"The Virtuous Emerging Market Cycle Is Turning Vicious" Albert Edwards Remembers The 1997 Asian CrisisSubmitted by Tyler Durden on 07/30/2015 13:52 -0400
Given that some two-thirds of Wall Street traders have never experienced a Fed tightening cycle, SocGen's Albert Edwards is not surprised he gets blank looks when he tries to explain how recent events in commodity and EM markets are in many key (worying) ways similar to the 1997 Asian crisis.
Is China (or the US) the next Greece?
French President Francois Hollande said that the 19 countries using the euro need their own government complete with a budget and parliament to cooperate better and overcome the Greek crisis. “Circumstances are leading us to accelerate,” Hollande said in an opinion piece published by the Journal du Dimanche on Sunday. “What threatens us is not too much Europe, but a lack of it.”... Countries in favor of more integration should move ahead, forming an “avant-garde,” Hollande said.
Now that even the IMF has admitted Greece has an unsustainable debt problem with a debt-to-GDP ratio which will soon cross 200% after its third bailout (even if it leaves open the question what the IMF thinks about Japan's debt "sustainability") we wonder what the IMF thinks when looking at Greece's net government liabilities, which as SocGen's Albert Edwards reminds us are rapidly approaching 1000%. Which incidentally means that Greece is only marginally better than the USA, whose comparable net liability is a little over 500%, while its other nearest comparable is none other than France, whose next president may will be "Madame Frexit" and whose biggest headache will be how to resolve government promises to creditors and retirees that are five times greater than the country's GDP.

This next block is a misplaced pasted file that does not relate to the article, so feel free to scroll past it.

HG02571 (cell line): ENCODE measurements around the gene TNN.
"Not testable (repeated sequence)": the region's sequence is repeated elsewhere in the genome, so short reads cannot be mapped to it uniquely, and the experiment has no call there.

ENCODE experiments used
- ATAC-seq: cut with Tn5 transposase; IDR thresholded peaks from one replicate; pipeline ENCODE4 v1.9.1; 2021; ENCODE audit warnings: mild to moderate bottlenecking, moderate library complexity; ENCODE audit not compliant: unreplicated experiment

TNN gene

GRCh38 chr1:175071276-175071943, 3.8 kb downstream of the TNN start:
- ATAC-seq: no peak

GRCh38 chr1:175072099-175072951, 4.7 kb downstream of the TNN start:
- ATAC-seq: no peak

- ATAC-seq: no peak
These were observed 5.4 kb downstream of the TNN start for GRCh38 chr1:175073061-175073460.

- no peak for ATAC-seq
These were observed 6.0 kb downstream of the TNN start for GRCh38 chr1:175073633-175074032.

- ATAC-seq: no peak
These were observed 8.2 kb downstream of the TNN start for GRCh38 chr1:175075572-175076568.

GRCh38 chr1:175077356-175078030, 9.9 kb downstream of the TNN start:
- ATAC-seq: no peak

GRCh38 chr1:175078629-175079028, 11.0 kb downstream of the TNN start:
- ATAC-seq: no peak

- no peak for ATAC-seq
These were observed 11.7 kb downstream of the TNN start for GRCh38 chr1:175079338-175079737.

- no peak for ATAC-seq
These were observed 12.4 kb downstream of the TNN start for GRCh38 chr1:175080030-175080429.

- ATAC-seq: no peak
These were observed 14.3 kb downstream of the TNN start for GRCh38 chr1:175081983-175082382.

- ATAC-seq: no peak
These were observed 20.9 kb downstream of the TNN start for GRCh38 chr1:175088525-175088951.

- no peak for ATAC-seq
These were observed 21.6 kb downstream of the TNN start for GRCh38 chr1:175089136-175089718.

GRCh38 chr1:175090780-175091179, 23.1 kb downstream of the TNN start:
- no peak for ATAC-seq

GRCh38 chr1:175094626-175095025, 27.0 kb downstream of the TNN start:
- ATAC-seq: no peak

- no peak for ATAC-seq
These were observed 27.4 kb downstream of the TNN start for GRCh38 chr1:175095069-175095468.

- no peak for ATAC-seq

An "esoteric point" about China's GDP data has suddenly become a very big deal as the world looks to China for economic leadership amid a global deflationary supply glut, lackluster demand, and depressed trade.
Albert Edwards: Yen Collapse Will Lead To "New Round Of Currency Turmoil", Deflation In US And EurozoneSubmitted by Tyler Durden on 06/02/2015 10:55 -0400
One look at FX trading this morning and all one can see is surging volatility and, for lack of a better word, turmoil. Which is precisely what Albert Edwards said would happen in his latest note overnight (released just as the USDJPY briefly breached 125) in which he observes that the Yen has now fully broken its 30-year support and predicts that "a new round of currency turmoil" is beginning.
"With US GDP growth ‘officially’ back where it belongs, in the Arctic zone close to freezing on the surface but much worse in real life, for reasons both Albert Edwards and Ambrose Evans-Pritchard (not exactly a pair of Siamese twins) remarked this week; that is, excluding the 'biggest inventory build in history, the economy contracted sharply', it’s time for everyone to at long last change the angle from which they view the world, if not the color of their glasses."